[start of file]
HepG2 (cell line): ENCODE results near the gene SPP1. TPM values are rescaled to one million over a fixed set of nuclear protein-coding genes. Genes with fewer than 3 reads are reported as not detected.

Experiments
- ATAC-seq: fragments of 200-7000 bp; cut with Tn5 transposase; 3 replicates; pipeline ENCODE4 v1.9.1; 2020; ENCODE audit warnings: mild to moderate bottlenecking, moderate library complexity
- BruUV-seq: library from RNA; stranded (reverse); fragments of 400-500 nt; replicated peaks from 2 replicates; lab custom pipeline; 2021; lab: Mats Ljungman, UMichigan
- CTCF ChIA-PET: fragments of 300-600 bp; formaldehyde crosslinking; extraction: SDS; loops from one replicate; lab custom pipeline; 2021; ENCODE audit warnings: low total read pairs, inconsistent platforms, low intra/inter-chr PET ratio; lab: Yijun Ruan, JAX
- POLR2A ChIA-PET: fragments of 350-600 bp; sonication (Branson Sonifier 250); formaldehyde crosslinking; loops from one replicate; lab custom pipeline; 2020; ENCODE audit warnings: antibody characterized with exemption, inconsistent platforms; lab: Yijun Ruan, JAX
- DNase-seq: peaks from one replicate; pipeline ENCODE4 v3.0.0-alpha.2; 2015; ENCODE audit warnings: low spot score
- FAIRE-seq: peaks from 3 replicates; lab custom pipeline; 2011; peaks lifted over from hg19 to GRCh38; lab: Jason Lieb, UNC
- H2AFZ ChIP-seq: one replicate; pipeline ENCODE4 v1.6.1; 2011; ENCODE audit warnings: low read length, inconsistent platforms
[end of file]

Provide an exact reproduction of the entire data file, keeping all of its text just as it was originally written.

HepG2 (cell line): ENCODE results near the gene SPP1. TPM values are rescaled to one million over a fixed set of nuclear protein-coding genes. Genes with fewer than 3 reads are reported as not detected.

Experiments
- ATAC-seq: fragments of 200-7000 bp; cut with Tn5 transposase; 3 replicates; pipeline ENCODE4 v1.9.1; 2020; ENCODE audit warnings: mild to moderate bottlenecking, moderate library complexity
- BruUV-seq: library from RNA; stranded (reverse); fragments of 400-500 nt; replicated peaks from 2 replicates; lab custom pipeline; 2021; lab: Mats Ljungman, UMichigan
- CTCF ChIA-PET: fragments of 300-600 bp; formaldehyde crosslinking; extraction: SDS; loops from one replicate; lab custom pipeline; 2021; ENCODE audit warnings: low total read pairs, inconsistent platforms, low intra/inter-chr PET ratio; lab: Yijun Ruan, JAX
- POLR2A ChIA-PET: fragments of 350-600 bp; sonication (Branson Sonifier 250); formaldehyde crosslinking; loops from one replicate; lab custom pipeline; 2020; ENCODE audit warnings: antibody characterized with exemption, inconsistent platforms; lab: Yijun Ruan, JAX
- DNase-seq: peaks from one replicate; pipeline ENCODE4 v3.0.0-alpha.2; 2015; ENCODE audit warnings: low spot score
- FAIRE-seq: peaks from 3 replicates; lab custom pipeline; 2011; peaks lifted over from hg19 to GRCh38; lab: Jason Lieb, UNC
- H2AFZ ChIP-seq: one replicate; pipeline ENCODE4 v1.6.1; 2011; ENCODE audit warnings: low read length, inconsistent platforms